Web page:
This is an appeal against the judgment of the Court of Appeal Port Harcourt Division delivered on the 29th November, 2001 which allowed the appeal from the judgment of Njiribeako, J. of the Umuahia High Court in Suit No. HU/104/86 delivered on the 16th October, 1991. The lower court ordered a retrial of the said Suit No. HU/104/86 on the ground that the trial court violated the rule of fair hearing in the sense that the present Respondent who was the 2nd Defendant during the trial at the High Court was not given the opportunity to sum up or address the Court before judgment of the Court was delivered on the 16th October, 1991. Briefly the facts were that the present Appellant who was Plaintiff in the trial Court took out a Writ of Summons against one Mrs. Patience Ukauwa and another in the High Court Umuahia as 1st and 2nd Defendants claiming the following reliefs:- a) A declaration that the Plaintiff is entitled to the statutory Certificate of Occupancy in PAGE| 2 respect of a piece or parcel of land situate and known as No. 49 Awkuzu Lane, Umuahia, Imo State (now Abia State) of Nigeria (together with the building thereon) within the jurisdiction of the Court and with an annual rental value of NI0.00. b) An order of court compelling the defendants to return to the Plaintiff, title Deed of the Plaintiff to the said piece or parcel of land which the Plaintiff handed over to the 1st Defendant as security for repayment of a loan of N5,000.00 (Five Thousand Naira) which the 1st Defendant gave to the Plaintiff in 1982. c) An injunction permanently restraining the Defendants, their servants, agents and/or workmen from selling the said piece or parcel of land on 8/10/86 or thereafter as advertised in the Daily Star Newspapers of 4/9/86 or dealing with the piece or parcel of land (together with the building thereon) in any other manner whatsoever. Pleadings having been filed and exchanged, the matter proceeded to be heard and the trial court gave judgment to the Plaintiff (Appellant in this appeal before us) in all the reliefs sought. The 1st defendant did not appeal. The 2nd Defendant as Appellant in the Court below formulated three issues for determination by the lower Court namely:- a) Whether the trial Court was not in breach of the rule of fair hearing by not giving opportunity to counsel to sum up the case of the 2nd Defendant and comment thereon before judgment. b) Whether the failure of the trial Court to consider or adequately consider the equitable defences pleaded by the 2nd Defendant was lawful. c) Whether the trial Court properly evaluated the evidence before it and made adequate PAGE| 3 findings of facts before entering judgment for the Plaintiff. The Plaintiff as Respondent in the court below also distilled three issues for determination:- A. Whether the trial Court gave equal opportunity to each side to present its case and address to the court before judgment. B. Whether the trial Court adequately considered the evidence advanced to support the claim and defence of both sides. C. Whether the Plaintiff (Respondent) proved his case and was entitled to judgment after proper evaluation of evidence of both parties. The Court below in its judgment delivered on the 29th November, 2001 considered only the first issue i.e. Issue (a) formulated by the 2nd Defendant at the trial Court and Appellant before the Court below i.e. ‘Whether the trial Court was not in breach of the rule of fair hearing by not giving opportunity to counsel to sum up the case of the 2nd Defendant and comment thereon before judgment.’ This the Court below considered sufficient to dispose of the Appeal. The 2nd and 3rd Issues were not considered by the Court below. The Court below allowed the appeal, set aside the judgment of the trial court and ordered that the case be remitted to the Umuahia Judicial Division to be tried de novo by another Judge with N5,000.00 costs against the present Appellant and in favour of the Respondent. With leave of the Court below granted on the 28th February, 2002, the Appellant filed its Notice of Appeal consisting of three grounds out of which two issues were distilled for determination by the Supreme Court. 1. Whether the Court of Appeal was right in considering only one out of the three issues submitted for determination. (Grounds 1 and 2). PAGE| 4 2. Whether in all the circumstances of this case there was a breach of the rule of fair hearing necessitating an order for retrial and did the said order not precipitate thereby a patent miscarriage of justice. (Ground 3). The Respondent for its part also distilled two issues for determination by the Supreme Court which are as follows:- 1. Whether the Court of Appeal was right when it considered only one out of the three issues raised for determination at the Appeal having found that there was a breach of the rule of fair hearing against the Respondent. 2. Whether the finding of a breach of the rule of fair hearing requires proof of miscarriage of justice before any judgment reached thereby can be set aside, and if it does, was the lower court right in setting aside the trial Courts judgment and ordering a retrial. These issues were formulated in the respective Briefs of the Appellant dated the 25th August, 2003 and filed same day and the Respondent dated the 5th March, 2004, and deemed filed on the 9th March, 2004. This appeal came up for hearing on the 29th October, 2012. Appellant, though proved to have been served with a hearing notice for the day was absent and its filed Brief of Argument was deemed to have been argued. Ikechukwu Okoroafor, Counsel for the Respondent adopted and relied on the Respondents Brief of Argument earlier referred to in this write up and urged us to dismiss the appeal and affirm the decision of the lower court. I have carefully considered the issues formulated in the Briefs of Argument of the Appellant and Respondent and I consider the following sole issue appropriate to determine the appeal – PAGE| 5 ‘Whether the Court of Appeal was right when it considered only one issue out of the three issues raised for determination on Appeal and in ordering a retrial de novo.’ This singular issue encompasses the grounds of appeal. In FRANCIS ASANYA V. THE STATE (1991) 3 NWLR (PART 180) 422, this Court per Karibi White, JSC said that: ‘The purpose of issues for determination is to identify what is in issue in the grounds of appeal to be argued, the issues in a number of grounds of appeal which involved the same issue could be formulated in one issue and argued together” See also DOKUN AJAYI LABIYI V. ALHAJI MUSTAPHA MOBERUAGBA ANRETIOLA & ORS (1992) NWLR (PART 258) 139; SANUSI V. AYOOLA (1992) NWLR (PART 265) 275; UGO V. OBIEKWE (1989) 1 NWLR (PART 99) 566. In UNITY BANK PLC V. MR. EDWARD BOUARI (2008) 7 NWLR (PART 1086) 372, this Court per Ogbuagu, JSC said as follows: ‘It is now firmly settled that a court can and is entitled to reformulate issue or issues formulated by a party or parties or counsel in order to give it precision and clarity.’ See also AWOJUEBAGBE LIGHT INDUSTRIES LTD V. P. N. CHINUKWE & ANOR. (1995) 4 NWLR (PART 390) 379; OGUNBIYI V. ISHOLA (1996) 6 NWLR (PART 452) 12, 24. That is precisely what has been done here without any proper or radical departure from the issues formulated by the parties themselves. PAGE| 6 Appellant submitted in its Brief of Argument that the Court below was wrong to have failed to consider the second and third issues submitted to it for determination by the Respondent as the facts and circumstances of the instant case do not fall into the exception to the rule that all issues presented for determination must be considered. Appellant contended that in 7-UP BOTTLING CO. V. ABIOLA & SONS (2001) 13 NWLR (PART 730) 469, the only issue considered had to do with jurisdiction and that was why the Supreme Court held that there was no miscarriage of justice or denial of fair hearing as a result of the consideration of the lone issue of jurisdiction but in the present case the two other issues the lower Court neglected to consider were far from being ancillary issues as they were clearly crucial to the proper determination of the question of fair hearing raised in the Respondents first issue for determination in that court. Appellant therefore submitted that failure of the court below to consider the other two issues before it amounted to a gross miscarriage of justice and a breach of the ‘audi alteram partem’ rule. Reliance was placed on the following cases: TITILOYE V. OLUPO (1991) 9-10 SCNJ. 122 at pp. 130 and 138; DARAMOLA V. A. G. ONDO STATE (2000) 7 NWLR (PART 665) 440 at pp 473 – 474; OKONJI V. NJOKANMA (1991) 7 NWLR (PART 202) 131 at pp. 151 – 155; AKIBU V. ODUNTAN (2000) 7 SC (PART 11) 106 at 140; FEDERAL CAPITAL DEVELOPMENT AUTHORITY V. JOSHUA GYUHU SULE (1994) 3 SCNJ. 71 at pp 94 – 96; TUNBI V. OPAWOYE (2000) 1 SCNJ. 1 at 12; OLOWOLAGBA V. BAKARE (1998) 3 SCNJ. 75 at 80; ONIFADE V. O LAY I WO LA (1990) 7 NWLR (PART 161) 130 at 165; ARAKA V. AJEAGWU (2000) 12 SCNJ. 206 at 239. Appellant went further to submit that since there was sufficient material for the Supreme Court to resolve fully the issues in controversy, an order for retrial of the matter before the Court below would not be necessary as this Court (the Supreme Court) can resolve the two issues not considered by the Court below and allow the appeal and enter judgment in favour of the Appellant especially as the issues do not require further evidence by virtue of section 22 of the Supreme Court Act and are matters of law alone. In support the following cases were cited – THE STATE V. GODFREY AJIE (2000) 7 SCNJ. 1 AT 11; ISHAYA BAMAIYI V. THE STATE (2001) PAGE| 7 NWLR (PART 715) 270 at pp. 285 – 286 paras G – A, GLOBAL TRANSPORT V. FREE ENTERPRISES (2001) 2 SCNJ. 224 at 244. It was the Appellants further contention that except in the clearest of cases an intermediate Court such as the Court below ought to resolve all issues put before it. Reliance was placed on OWODUNNI V. REGISTERED TRUSTEES CELESTIAL CHURCH OF CHRIST (2000) 6 SCNJ. 399 pp. 426 – 427; (2000) 6 SC PART 111 page 60 at pp. 86 – 87; CHUKWU V. SOLEH BONEH (2003) 3 SCNJ. 18 at p. 38; Appellant went on to submit that there was no breach of the rule of fair hearing at the High Court Umuahia and no miscarriage of justice was occasioned by failure of the Respondents Counsel to sum up its case. The court below was therefore in error to have held that the Respondent was not given an opportunity to sum up its case. The Respondent has submitted for its part that the decision of the Court below that Issue 1 is sufficient to dispose of the appeal without considering the other issues was right and falls under those exceptions envisaged by the Supreme Court in the case of 7-UP BOTTLING COMPANY V. ABIOLA & SONS BOTTLING CO. LTD (2001) 13 NWLR (PART 730) page 469 at 514 where the Supreme Court per Kalgo JSC held as follows: ‘It is well settled that an appeal court may consider all issues presented before it by the parties. There are however exceptions according to the facts and circumstances of each case. One of such circumstances as laid down by this Court is where the Court concerned is of the view that a consideration of one issue is enough to dispose of the appeal, it is not under any obligation to consider all the issues.’ Respondent drew attention to Order 37 Rule 18 of the then Imo State High Court (Civil Procedure) Rules 1988 which states that ‘when a party beginning has concluded his case the other party shall be at liberty to state his case and to call evidence and to sum up and comment thereon” which provision is similar to Order 26 Rule 17 of the High Court Rules considered by the Supreme Court in the MOGAJI V. ODOFIN case referred to by the Court of Appeal where the Supreme Court had held that those provisions are mandatory denial of which would cause a miscarriage of justice. Respondent described as faulty the submission by the Appellant in its Brief of Argument that the decision of the trial Court could not have been different even if the PAGE| 8 Respondent had addressed Court. Respondent went on to submit that the cases of AKIBU V. ODUNTAN (2002) 7 SC. Part II page 106 at 140; OLOWO LAGBA V. BAKARE (1998) 3 SCNJ 75 at 80; TUNBI V. OPAWOYE (2000) 1 SCNJ. 1 and ARAKA V. EJEAGWU (2000) 12 SCNJ. 206 at 239 cited by the Appellant are distinguishable and inapplicable. Respondent further submitted that it is not a principle of law that if a court finds that a party has not been given a fair hearing in a case the judgment reached thereby can only be set aside if there is proof of miscarriage of justice as argued by the Applicant. Reliance was placed on OGUNDOYIN V. ADEYEMI (2001) 13 NWLR (PART 730) page 403 at 422 where the Supreme Court following its decision in KOTOYE V. CBN (1989) NWLR (PART 98)219 held that; ‘The rule of fair hearing is not a technical doctrine. It is one of substance. The question is not whether injustice has been done because of lack of hearing. It is whether a party entitled to be heard before deciding had in fact been given the opportunity of a hearing. Once an appellate court reaches the conclusion that a party entitled to be heard before a decision was reached was not given the opportunity of a hearing the order or judgment thus entered is bound to be set aside” For a fuller appreciation of facts and features culminating in this appeal, it is necessary, even vital to reproduce parts of the records. The record for the 25th July, 1991 is reproduced from page 52 thus:- HOLDEN AT UMUAHIA BEFORE THE HON. JUSTICE D. E. NJIRIBEAKO, J. THURSDAY THE 25TH DAY OF JULY, 1991 HU/104/86 EMMANUEL I. MPAMA VS. MRS PATIENCE I. UKAUWA & ANOR. Parties present. PAGE| 9 Ijioma I. N. with him Meribe N. O. for Plaintiff. Analaba V. C. Mrs for the 1st Defendant 2nd Defendant in person Ijioma: My Lord, it is probable that it is because of the downpour that Mr. Aghanwa 2nd Defendants Counsel is not here yet. He comes from Enugu and this case is for address and he has to start. I have agreed with my learned colleague for 1st Defendant for 31st October COURT: Case is adjourned to 31st October for address. (Sgd) D. E. Njiribeako Judge 25/7/91 At page 53 of the Record is the following entry: HOLDEN AT UMUAHIA BEFORE HIS LORDSHIP HON. JUSTICE D. E. NJIRIBEAKO, J. THURSDAY THE 26th DAY OF SEPTEMBER, 1991 HU/104/86 EMMANUEL I. MPAMA V. PATIENCE IBENYE UKAUWA Parties absent. Ijioma I. N. for the Plaintiff. Analaba V. C. Mrs for the 1st Defendant. My Lord this matter is adjourned for address. PAGE| 10 Address by Mrs. Analaba: At this stage Mrs Analaba Counsel for the 1st Defendant went on to address court followed at the end of her address by the reply of counsel for the Plaintiff Mr. I. N. Ijioma at page 54 of the record after which address at same page 54 of the record the trial Judge recorded the following – COURT: Case is adjourned for judgment on Friday 4th October. (Sgd) D. E. Njiribeako Judge 26/9/91 The records of the court are very clear and leave no one in doubt as to what transpired in the trial court. Counsel for the 2nd Defendant (the present Respondent) was absent from court for reasons which counsel for the Plaintiff and the 1st Defendant and the court conjectured may not have been his fault and the court at the behest of both counsel present adjourned the case to the 31st October for address. The date of the trial Judges signature reads 25th July, 1991 and it is safe to presume that the case was adjourned to 31st October, 1991 for address. One would have expected that the next date the trial court would convene to take addresses was the 31st October, 1991, but curiously address of counsel for the 1st Defendant and reply by counsel for the Plaintiff were taken on the 26th September, 1991 and the case adjourned for judgment on the 26th September, 1991 to Friday 4th October which again it is safe to presume was 4th October, 1991 as the learned trial Judges signature for that days proceedings reads 26th September, 1991. Curiously counsel for the Plaintiff and the 1st Defendant were present in Court on the 26th September, 1991 not being a date to which the matter was adjourned by the trial Judge for addresses of Counsel. There is nothing in the records to even remotely suggest that addresses had been shifted to the nearer date of the 26th September, 1991 instead of the adjourned date in open court of the 31st October, 1991. There is nothing in the records to PAGE| 11 show that a hearing notice had been served on the Respondent or its Counsel shifting the date for addresses from 31st October, 1991 to the 26th September, 1991. Once this scenario became clearly understood and appreciated by the court below, other issues became very irrelevant as there can be no greater denial of justice to a party than that. Counsel to the Plaintiff and the 1st Defendant were to say the least dishonest and the trial court was perhaps too trusting to have allowed addresses to be taken before the actual adjourned date in open court for addresses. The dictum of Kalgo JSC in 7-UP BOTTLING COMPANY V. ABIOLA & SONS BOTTLING CO. LTD (Supra) is very apt. This is one such case in which a consideration of one issue was most certainly enough to dispose of the appeal. For the Appellant to have contended that the trial court could have come to the same finding as it did even if the Respondents counsel were given the opportunity to sum up its case is dishonest. I think the question here is whether the 2nd Defendant/Respondents Counsel was entitled in the first place to be heard and whether he was given this opportunity to be heard before a decision is arrived at one way or the other. Fair hearing is undoubtedly a constitutional provision and the right of the Respondents Counsel to sum up his case is provided by the rules of Court of the then Imo State. In this regard reference has already been made to Order 37 Rule 18 of the then Imo State High Court (Civil Procedure) Rules, 1988. On the test of fair hearing the Supreme Court per Karibi-Whyte, JSC in ROBERT OKAFOR & ORS V. A. G. & COMMISSIONER FOR JUSTICE & ORS (1991) 6 NWLR (PART 200) 659 held as follows, ‘The true test of a fair hearing is the impression of a reasonable person who was present at the trial whether from his observation justice has been done in the case. What would be the impression of a reasonable man who was present in court on the 25th July, 1991 when Njiribeako J. adjourned the matter to the 31st October, 1991 for address only to return to court on that day i.e. 31st October, 1991 to be told that behind the Respondent and his Counsel and unknown to them, that court had fixed an earlier date known only to the court PAGE| 12 itself and the other counsel in the matter where an address of one of the parties counsel and a reply of the other counsel had been entertained by the trial court which had gone on to fix a date for judgment? In ADEBAYO OGUNDOYIN V. DAVID ADEYEMI (2001) 13 NWLR (PART 730) 403 this Court held on the nature of fair hearing that, ‘Each party to a dispute before a court of law or any other tribunal must be given fair hearing not only to allow each other state his own case in court or before a tribunal but also to give each party notice of the date of hearing and place of hearing which is the principle of audi alteram partem. This principle arises from the rule of natural justice. Fair hearing is also a rule of natural justice” (Underlining mine for emphasis) See also DONATUS NDU V. THE STATE (1990) 7 NWLR (PART 164) 550 AT 578; OYEYEMI V. COMMISSION FOR LOCAL GOVERNMENT KWARA STATE (1992) 2 NWLR (PART 226) 661; MOHAMMED & ANOR V. OLAWUNMI (1990) 2 NWLR (PART 133) 458 at 485. In EX PARTE OBINYAN (1973) 12 SC 23, this Court held that ‘fairness is a determining factor for the applicability of the rules of natural justice.” Was an order for retrial as ordered by the Court below justified? In other words under what circumstances can an appellate court order a retrial? In ABODUNDE & ORS V. THE QUEEN (1959) 4 FSC 70 the then Federal Supreme Court restated the following guiding principles that the appellate court must be satisfied about: a) That there has been an error in law or an irregularity in procedure of such a character that on the one hand the trial was not rendered a nullity and on the other hand this court is unable to say that there has been no miscarriage of justice. b) That there are no such special circumstances as would render it oppressive to put the appellate on trial a second time. PAGE| 13 c) That to refuse an order for a retrial would occasion a greater miscarriage of justice than to grant it. This court also per Obaseki, JSC in TOTAL V. NWAKO (1978) 5 SC 1 at page 14 held as follows: ‘Where it is established before a Court of Appeal that vital issues which depend much on the appraisal and evaluation of the evidence are left undetermined a case for retrial is made out for such a failure has occasioned a miscarriage of justice” See also the following cases – UDENGWU V. UZUEGBU & ORS (2003) 13 NWLR (PART 836) 136; EZEOKE V. N WAG BO (1988) 1 NWLR (PART 72) 616 at 629; DURU V. NWOSU (1989) 4 NWLR (PART 113) 24 at 43; ATANDA V. AJANI (1989) 3 NWLR (PART 111) 511 at 536; SANUSI V. AMEYOGUN (1992) 4 NWLR (PART 237) 527 at 556. Relating it to the present case, when counsel for the Respondent is denied the opportunity to sum up his case and address court, vital issues which depend on the appraisal and evaluation of evidence would have been left undetermined occasioning a miscarriage of See also POLYCARP OJOGBUE & ANOR V. AJIE NNUBIA & 4 ORS (1972) 1 ALL NLR (PART 2) 226. In ALHAJI ABDULLAHI BABA V. NIGERIAN CIVIL AVIATION & ANOR. (1991) 5 NWLR (PART 192) 388, this court yet again gave a rundown of some of the factors it considers vital in the determination of the question whether there has been fair hearing or not. i. Has the person to be affected by the outcome of the case been present all through the proceedings to hear all the evidence against him? ii. Has he been given the right to cross-examine witnesses who gave evidence against him? PAGE| 14 iii. Has he been granted access to and the opportunity to read all the documents tendered in evidence at the hearing of the case? iv. Has he been given the opportunity to know the case he has to meet at the hearing and to adequately prepare for his defence? Such a list of requirements that make for a fair hearing cannot by any stretch of the imagination be exhaustive. The need for Counsel to sum up his case and address court cannot be over-emphasized. For one it is of immense value to the judge in his appreciation of facts and summing up of evidence before him. This is made explicitly clear in the case of MOGAJI V. ODOFIN (1978) 4 SC 91 at Page 94 where the Supreme Court held as follows:- ‘In short, before a judge before whom evidence is adduced by the parties in a Civil case comes to a decision as to which evidence he believes or accepts and which evidence he rejects, he should first of all put the totality of the testimony adduced by both parties on that imaginary scale; he will put the evidence adduced by the plaintiff on one side of the scale and that of the defendant on the other side and weigh them together. He will then see which is heavier not by the number of witnesses called by each party, but by the quality of the probative value of the testimony of those witnesses.’ The Court can only properly evaluate evidence adduced when counsel in a matter have properly summed up. Moreover the learned trial Judge would have considered himself bound by the provisions of Order 37 Rule 18 of the then Imo State High Court (Civil Procedure) Rules 1988 which provides that a party (or counsel appearing for him) should be given the opportunity to sum up his case and comment thereon. Rules of Court are after all meant to be obeyed. The trial Court was clearly in error to have failed to observe this simple but fundamental rule of fair hearing. I have no doubt in my mind that the lower court was perfectly right in allowing the appeal PAGE| 15 from the judgment of the Umuahia High Court in present day Abia State in Suit No. HU/104/86 and in ordering a retrial of same. That judgment of the Court below in Appeal No. CA/PH/178/94 dated 29th November, 2011 is hereby affirmed. The case is to be remitted back to the Chief Judge Abia State for retrial de novo before another Judge. Parties are however to bear their own costs. JUDGMENT (Delivered by M. S. MUNTAKA-COOMASSIE, JSC) I was opportuned to have read the lead judgment just delivered by my learned brother Alagoa JSC. The whole issues centered on important principle of our law, namely, the old age maxim leading to fairness and the canon of natural justice ‘hear the other side’ – Audi Alteram partem, it is a guide to any person saddled with deciding other peoples cases especially in court. A judge should permit and allow both parties or both sides to be heard and he or she should be patient to listen to the point of view or the case of each and every side no matter how stupid that point of view might be. In the appeal before us the learned trial judge, Njiribeako J. adjourned the matter before it to 31st of October, 1991 for the learned counsel to address the court before the delivery of judgment. On the same date the respondent and his learned counsel attended the court to address that court only to be told that the address was taken on 26th of September, earlier than 31st of October, 1991. On appeal the Court of Appeal held that there is a clear case of breach of principle of fair hearing. The parties in the case were not given the same equal opportunity to present their case. The action of the trial judge was against the provisions of Section 36 (1) of our Constitution 1999 which states:- PAGE| 16 (1) ‘In the determination of his civil rights and obligations, including any question or determination by or against any government or authority, a person shall be entitled to a fair hearing within a reasonable time by a court or other tribunal established by law and constituted in such manner as to secure its independence and impartiality’. It Is clear from the record when the trial judge decided to receive addresses of both counsel on 26/10/1991 instead of earlier date of 31/10/1991, the respondent herein was never served with the hearing notice for the new date i.e 26/10/1991. This, in my view, amounts to a gross violation of the respondents right to a fair hearing as provided by the above stated constitutional provisions. That being the case I will agree with the unanimous decisions of the lower court as read by Akpiroroh JCA as he then was. For the above little contribution and the more detailed reasons adumbrated in the lead judgment the appellant appeal could not have any merit same must and is hereby dismissed. The case shall be reverted back to the Chief Judge of Abia State of Nigeria for re-assignment for hearing before another judge of the high court.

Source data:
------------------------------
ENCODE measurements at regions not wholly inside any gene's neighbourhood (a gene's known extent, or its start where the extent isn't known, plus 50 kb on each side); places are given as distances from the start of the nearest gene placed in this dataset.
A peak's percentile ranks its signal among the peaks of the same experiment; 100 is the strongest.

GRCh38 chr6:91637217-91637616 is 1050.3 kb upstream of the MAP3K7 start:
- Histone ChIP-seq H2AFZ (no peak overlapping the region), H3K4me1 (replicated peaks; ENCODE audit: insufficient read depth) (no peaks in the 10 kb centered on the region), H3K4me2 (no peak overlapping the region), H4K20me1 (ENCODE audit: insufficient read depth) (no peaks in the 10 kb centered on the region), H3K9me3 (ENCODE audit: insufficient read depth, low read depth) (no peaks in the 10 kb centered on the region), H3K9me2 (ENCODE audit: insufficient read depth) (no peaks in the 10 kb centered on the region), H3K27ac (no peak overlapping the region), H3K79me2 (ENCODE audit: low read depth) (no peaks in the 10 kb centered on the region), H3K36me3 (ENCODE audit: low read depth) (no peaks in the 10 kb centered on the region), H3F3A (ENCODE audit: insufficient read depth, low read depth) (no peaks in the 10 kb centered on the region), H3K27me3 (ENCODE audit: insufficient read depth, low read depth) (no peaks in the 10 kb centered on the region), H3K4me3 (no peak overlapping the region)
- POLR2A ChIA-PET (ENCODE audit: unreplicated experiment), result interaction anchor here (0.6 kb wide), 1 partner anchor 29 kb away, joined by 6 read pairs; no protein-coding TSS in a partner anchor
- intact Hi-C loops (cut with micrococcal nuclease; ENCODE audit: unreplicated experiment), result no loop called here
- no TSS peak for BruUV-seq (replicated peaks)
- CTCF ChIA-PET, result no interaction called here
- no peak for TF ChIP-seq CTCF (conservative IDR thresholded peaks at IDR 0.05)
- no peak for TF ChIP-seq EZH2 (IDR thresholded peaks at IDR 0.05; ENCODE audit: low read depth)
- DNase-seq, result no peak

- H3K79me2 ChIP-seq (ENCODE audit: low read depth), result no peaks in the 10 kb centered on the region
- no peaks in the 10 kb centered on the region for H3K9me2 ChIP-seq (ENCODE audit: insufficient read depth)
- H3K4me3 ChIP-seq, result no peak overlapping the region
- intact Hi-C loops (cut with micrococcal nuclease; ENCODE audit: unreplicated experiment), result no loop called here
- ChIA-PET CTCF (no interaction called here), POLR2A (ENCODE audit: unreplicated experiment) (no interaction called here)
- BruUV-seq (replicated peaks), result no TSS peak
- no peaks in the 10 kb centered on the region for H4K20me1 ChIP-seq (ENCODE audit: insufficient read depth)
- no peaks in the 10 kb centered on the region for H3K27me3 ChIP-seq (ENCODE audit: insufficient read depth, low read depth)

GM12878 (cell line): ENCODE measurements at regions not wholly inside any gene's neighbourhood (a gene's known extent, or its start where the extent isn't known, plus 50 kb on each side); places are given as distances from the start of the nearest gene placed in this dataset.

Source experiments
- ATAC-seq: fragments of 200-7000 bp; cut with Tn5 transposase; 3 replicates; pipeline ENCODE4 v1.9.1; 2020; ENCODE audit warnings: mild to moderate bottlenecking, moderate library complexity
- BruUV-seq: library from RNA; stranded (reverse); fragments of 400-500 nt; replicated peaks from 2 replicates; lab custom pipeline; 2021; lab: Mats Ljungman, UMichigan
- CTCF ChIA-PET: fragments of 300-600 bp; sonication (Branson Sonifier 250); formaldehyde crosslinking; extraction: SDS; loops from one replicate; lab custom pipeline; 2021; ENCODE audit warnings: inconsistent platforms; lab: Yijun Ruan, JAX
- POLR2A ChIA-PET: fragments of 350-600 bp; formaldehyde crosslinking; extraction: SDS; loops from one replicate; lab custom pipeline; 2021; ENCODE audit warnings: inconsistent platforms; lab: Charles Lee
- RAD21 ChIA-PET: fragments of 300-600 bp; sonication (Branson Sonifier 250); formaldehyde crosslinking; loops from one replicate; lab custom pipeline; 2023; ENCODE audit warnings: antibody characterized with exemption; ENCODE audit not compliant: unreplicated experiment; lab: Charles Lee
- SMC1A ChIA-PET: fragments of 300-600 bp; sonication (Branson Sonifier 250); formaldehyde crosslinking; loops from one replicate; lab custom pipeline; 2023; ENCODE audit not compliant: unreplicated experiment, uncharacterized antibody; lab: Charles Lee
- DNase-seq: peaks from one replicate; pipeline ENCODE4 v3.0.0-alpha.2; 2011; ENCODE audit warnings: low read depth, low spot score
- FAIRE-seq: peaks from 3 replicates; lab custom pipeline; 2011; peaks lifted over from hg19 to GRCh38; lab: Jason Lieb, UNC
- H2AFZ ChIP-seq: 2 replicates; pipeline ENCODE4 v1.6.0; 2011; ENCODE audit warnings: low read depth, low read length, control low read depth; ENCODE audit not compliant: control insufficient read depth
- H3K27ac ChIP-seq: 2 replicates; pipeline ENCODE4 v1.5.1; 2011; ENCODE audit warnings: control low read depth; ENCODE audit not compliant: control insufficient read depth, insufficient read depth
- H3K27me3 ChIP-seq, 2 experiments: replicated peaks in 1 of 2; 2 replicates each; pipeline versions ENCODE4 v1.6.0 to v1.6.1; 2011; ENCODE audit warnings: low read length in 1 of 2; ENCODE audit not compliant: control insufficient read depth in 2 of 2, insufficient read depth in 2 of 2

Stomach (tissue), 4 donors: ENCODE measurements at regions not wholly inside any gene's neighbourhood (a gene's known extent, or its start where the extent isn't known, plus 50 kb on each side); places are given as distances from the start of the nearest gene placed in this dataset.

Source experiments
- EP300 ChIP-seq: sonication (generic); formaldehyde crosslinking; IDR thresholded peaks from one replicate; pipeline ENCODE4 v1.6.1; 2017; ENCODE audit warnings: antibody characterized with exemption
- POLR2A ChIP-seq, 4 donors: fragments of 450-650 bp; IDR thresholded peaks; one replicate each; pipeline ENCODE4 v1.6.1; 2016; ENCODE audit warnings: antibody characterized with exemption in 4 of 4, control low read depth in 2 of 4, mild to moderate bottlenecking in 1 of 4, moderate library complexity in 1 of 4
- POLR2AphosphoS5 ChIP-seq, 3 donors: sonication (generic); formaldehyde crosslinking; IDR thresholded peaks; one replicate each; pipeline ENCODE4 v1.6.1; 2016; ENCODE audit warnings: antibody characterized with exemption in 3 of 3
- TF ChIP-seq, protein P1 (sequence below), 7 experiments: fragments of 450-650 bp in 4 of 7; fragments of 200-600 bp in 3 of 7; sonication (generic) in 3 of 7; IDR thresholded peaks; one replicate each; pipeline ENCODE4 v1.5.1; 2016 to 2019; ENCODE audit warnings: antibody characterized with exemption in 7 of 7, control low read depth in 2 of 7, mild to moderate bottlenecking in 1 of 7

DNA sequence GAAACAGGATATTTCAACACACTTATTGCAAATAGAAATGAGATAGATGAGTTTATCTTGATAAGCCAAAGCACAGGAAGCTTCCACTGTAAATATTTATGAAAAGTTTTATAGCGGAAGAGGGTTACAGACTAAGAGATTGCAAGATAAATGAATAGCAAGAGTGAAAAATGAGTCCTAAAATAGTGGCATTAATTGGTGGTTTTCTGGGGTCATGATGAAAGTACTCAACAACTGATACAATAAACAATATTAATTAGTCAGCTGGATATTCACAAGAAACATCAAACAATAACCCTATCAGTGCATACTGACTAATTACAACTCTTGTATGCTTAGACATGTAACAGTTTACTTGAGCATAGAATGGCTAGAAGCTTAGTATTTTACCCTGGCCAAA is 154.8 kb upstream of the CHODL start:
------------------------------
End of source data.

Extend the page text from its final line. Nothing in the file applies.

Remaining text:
See also  Nwopara Ogbogu & Ors V Egbuchiri Ugwuegbu (2003) LLJR-SC